If you’re using the PLAY:1 in a smaller space like a kitchen or bathroom (likely scenarios in my mind), you’ll be blown away. It’s a wonderful little musical companion.

Other Features

Its excellent wireless playback already justifies the PLAY:1’s reasonable price, but the fun doesn’t stop there. All Sonos speakers have the ability to magically sync with each other to provide seamless music playback throughout the house, or in this case, join forces with another PLAY:1 to form a stereo pair. This is the kind of feature that I would never expect to work properly (or reliably), but I’m happy to report that it works flawlessly. All it takes is a few taps in the app to instantly broadcast your tunes to one, a few, or all of the Sonos products throughout your home. I’ve been testing this functionality (and trying to break it!) along with a PLAY:3 and PLAY:5, and I’m simply astounded by how well it works. It’s something you definitely can’t accomplish with AirPlay.

Similarly, the Sonos architecture allows you to broadcast different tunes to different speakers at the same time. I blasted some Jack White to the Living Room/Kitchen on Saturday while Lauren was rocking some Alt-J upstairs.

Finally, a cool footnote I discovered on the PLAY:1 is that it’s engineered to be humidity-resistant, something that makes it a perfect fit for a spot like the master bathroom where other electronics would succumb to a moist environment. It’s obvious that every aspect of the killer little speaker is extremely well thought out.

Integration with Other Platforms

Although you’re restricted to the Sonos App/Sonos Controller software for audio playback, the folks at Sonos have cultivated partnerships with just about every music provider you could ask for directly within their software. They support all of the streaming heavyweights such as Spotify, Rdio, Google Now Music, Amazon, and much more. There are a few omissions like iTunes Radio, but it looks like they’re the result of the closed nature of those platforms.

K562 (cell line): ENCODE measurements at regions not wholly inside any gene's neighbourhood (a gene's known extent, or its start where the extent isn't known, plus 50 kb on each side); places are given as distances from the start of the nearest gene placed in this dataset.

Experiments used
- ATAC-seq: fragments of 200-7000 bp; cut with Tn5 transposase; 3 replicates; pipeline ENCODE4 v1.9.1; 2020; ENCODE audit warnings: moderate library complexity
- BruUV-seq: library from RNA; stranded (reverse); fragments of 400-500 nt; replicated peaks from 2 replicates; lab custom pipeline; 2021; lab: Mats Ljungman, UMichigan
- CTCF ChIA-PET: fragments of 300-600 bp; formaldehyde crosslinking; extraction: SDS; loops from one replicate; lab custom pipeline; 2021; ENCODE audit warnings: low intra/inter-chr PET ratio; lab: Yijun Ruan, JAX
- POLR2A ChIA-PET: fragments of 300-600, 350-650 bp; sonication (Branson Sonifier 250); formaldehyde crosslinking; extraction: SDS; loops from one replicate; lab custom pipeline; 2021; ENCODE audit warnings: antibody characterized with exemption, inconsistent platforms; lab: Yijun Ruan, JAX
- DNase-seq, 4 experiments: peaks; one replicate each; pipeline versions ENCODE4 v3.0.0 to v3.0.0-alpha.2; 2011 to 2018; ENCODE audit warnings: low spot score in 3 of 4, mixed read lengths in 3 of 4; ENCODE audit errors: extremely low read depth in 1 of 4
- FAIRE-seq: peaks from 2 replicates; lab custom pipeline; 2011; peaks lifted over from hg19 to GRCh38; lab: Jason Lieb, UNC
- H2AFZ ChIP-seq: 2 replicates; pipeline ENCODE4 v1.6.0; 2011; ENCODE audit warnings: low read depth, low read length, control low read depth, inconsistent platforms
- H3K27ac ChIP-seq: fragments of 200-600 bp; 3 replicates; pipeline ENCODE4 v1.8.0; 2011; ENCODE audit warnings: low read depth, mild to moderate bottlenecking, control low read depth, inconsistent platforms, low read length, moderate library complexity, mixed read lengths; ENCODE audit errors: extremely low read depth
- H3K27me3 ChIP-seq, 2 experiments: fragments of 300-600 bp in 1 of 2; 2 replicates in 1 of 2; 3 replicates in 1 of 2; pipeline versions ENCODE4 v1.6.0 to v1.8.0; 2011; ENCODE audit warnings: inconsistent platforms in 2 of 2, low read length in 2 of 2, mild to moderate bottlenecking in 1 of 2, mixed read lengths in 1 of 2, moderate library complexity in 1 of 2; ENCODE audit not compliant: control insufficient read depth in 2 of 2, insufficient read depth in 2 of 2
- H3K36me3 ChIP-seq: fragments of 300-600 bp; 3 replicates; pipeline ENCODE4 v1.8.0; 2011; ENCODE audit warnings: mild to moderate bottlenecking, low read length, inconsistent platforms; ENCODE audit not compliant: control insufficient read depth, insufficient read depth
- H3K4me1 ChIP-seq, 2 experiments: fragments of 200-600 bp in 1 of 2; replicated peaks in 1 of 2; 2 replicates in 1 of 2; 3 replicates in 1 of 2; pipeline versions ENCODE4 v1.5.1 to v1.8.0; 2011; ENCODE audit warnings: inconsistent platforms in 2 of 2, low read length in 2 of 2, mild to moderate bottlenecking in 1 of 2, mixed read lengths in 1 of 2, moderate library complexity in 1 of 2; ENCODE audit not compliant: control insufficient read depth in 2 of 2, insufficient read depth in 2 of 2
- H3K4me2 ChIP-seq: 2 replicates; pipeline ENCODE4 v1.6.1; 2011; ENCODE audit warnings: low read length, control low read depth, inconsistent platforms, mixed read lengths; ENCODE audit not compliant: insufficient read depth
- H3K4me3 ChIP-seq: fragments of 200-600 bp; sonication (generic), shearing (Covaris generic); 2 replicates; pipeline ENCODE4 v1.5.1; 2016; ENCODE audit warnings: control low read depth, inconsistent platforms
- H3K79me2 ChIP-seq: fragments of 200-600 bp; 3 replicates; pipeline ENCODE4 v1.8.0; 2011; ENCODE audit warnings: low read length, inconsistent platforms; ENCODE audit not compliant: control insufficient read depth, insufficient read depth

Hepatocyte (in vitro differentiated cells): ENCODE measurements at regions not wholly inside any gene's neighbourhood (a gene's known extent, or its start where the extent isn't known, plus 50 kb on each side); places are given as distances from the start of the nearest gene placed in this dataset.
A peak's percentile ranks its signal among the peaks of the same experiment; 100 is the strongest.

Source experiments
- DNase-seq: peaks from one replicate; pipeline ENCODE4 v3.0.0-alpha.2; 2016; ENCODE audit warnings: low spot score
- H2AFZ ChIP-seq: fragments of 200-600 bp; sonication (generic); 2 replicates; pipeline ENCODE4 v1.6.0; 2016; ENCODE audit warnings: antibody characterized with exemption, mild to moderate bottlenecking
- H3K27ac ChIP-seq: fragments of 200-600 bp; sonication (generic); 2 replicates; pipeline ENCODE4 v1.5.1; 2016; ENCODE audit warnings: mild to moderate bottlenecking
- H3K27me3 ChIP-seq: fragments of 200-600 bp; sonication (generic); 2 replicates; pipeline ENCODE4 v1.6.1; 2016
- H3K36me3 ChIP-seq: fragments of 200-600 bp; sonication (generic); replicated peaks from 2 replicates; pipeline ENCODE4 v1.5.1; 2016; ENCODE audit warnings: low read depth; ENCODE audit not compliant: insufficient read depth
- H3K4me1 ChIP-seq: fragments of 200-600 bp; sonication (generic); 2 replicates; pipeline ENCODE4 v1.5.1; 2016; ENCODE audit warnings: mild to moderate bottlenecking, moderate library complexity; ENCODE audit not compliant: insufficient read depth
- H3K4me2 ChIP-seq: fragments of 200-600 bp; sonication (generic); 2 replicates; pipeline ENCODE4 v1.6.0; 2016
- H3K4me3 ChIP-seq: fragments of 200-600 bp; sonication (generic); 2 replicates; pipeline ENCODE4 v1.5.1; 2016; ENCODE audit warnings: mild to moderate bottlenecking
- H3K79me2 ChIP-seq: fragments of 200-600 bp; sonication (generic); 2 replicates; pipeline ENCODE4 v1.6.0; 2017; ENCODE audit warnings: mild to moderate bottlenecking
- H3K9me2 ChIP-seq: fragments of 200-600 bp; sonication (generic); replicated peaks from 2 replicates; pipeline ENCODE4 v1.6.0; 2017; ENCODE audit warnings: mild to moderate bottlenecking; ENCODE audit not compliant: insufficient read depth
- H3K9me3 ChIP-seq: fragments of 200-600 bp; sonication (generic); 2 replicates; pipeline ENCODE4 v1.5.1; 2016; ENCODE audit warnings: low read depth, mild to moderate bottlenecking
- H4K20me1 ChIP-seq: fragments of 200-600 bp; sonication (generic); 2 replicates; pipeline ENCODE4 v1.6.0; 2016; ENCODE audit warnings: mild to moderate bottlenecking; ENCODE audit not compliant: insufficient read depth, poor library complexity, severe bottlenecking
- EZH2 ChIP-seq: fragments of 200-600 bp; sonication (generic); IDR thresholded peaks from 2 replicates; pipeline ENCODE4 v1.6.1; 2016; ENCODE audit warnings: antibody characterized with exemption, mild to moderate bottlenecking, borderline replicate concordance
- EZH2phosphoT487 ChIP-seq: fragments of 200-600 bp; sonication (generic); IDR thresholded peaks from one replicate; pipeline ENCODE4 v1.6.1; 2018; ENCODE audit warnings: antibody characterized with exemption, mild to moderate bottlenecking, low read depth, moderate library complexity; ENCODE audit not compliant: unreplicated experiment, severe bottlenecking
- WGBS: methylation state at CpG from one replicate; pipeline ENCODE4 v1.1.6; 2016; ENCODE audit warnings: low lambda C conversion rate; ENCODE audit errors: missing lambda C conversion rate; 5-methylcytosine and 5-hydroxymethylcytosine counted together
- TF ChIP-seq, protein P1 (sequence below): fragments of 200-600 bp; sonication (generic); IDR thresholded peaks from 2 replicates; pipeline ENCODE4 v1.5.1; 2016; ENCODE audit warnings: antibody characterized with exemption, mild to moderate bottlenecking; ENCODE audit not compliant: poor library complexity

Additionally, Sonos can connect to local music archives on your computers or a network accessible storage device with support for every popular audio format.

It’s a bit of a bummer being limited to the Sonos software alone for control, especially when you’re used to a workflow that’s as seamless as AirPlay. However, I’d trade a minor inconvenience for Sonos’s reliability any day of the week.

Build Quality and Reliability

As I mentioned above, the speaker has a satisfying heft with clean lines; it is obviously engineered with a lot of care. Even the sparse buttons at the top are precise and have a premium feel.

The top and back of the Sonos PLAY:1

The biggest topic to discuss in this section of the review is the rock-solid reliability that Sonos is legendary for… these speakers absolutely deliver. With or without the (now optional) Sonos Bridge accessory, it has been impossible for me to make these speakers skip a beat. That’s even more impressive considering the fact that I’m testing them in a home with 25+ devices connected to a cheap router that frequently brings my AirPlay set up to its knees. I watched Netflix, gave a toddler my phone, and even turned on the microwave (8 ft from the speaker), and nothing could knock Sonos out.

All hail the king of wireless reliability.

Affordability

The PLAY:1 retails for only $199, which is a nearly obscene value in its segment. Unless you need a solution that’s battery operated or you absolutely require AirPlay/Bluetooth, I can’t conceive of a better small speaker.

Author

Eric is the creator of At Home in the Future and has been a passionate fan of the future since he was seven. He's a web developer by trade, and serves as the Director of Communication and Technology for a large church in Nashville, TN (where he and his family are building a high tech home in the woods).

1 comment

  • Sonos tech support said only way to ser up a turntable is to have two Play 5 speakers. One to plug the turntable (that has a preamp) into and one to pair with the playbar. So if you’re wanting to p,at vinyl, Play 1 won’t work….according to Sonos.

    Reply